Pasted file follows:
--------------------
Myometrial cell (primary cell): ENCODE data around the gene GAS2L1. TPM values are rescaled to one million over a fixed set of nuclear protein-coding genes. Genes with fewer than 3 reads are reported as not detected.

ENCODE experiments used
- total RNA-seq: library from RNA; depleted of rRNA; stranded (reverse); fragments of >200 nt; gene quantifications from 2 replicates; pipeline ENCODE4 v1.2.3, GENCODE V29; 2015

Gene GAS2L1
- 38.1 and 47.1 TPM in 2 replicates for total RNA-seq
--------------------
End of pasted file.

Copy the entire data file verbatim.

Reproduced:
Myometrial cell (primary cell): ENCODE data around the gene GAS2L1. TPM values are rescaled to one million over a fixed set of nuclear protein-coding genes. Genes with fewer than 3 reads are reported as not detected.

ENCODE experiments used
- total RNA-seq: library from RNA; depleted of rRNA; stranded (reverse); fragments of >200 nt; gene quantifications from 2 replicates; pipeline ENCODE4 v1.2.3, GENCODE V29; 2015

Gene GAS2L1
- 38.1 and 47.1 TPM in 2 replicates for total RNA-seq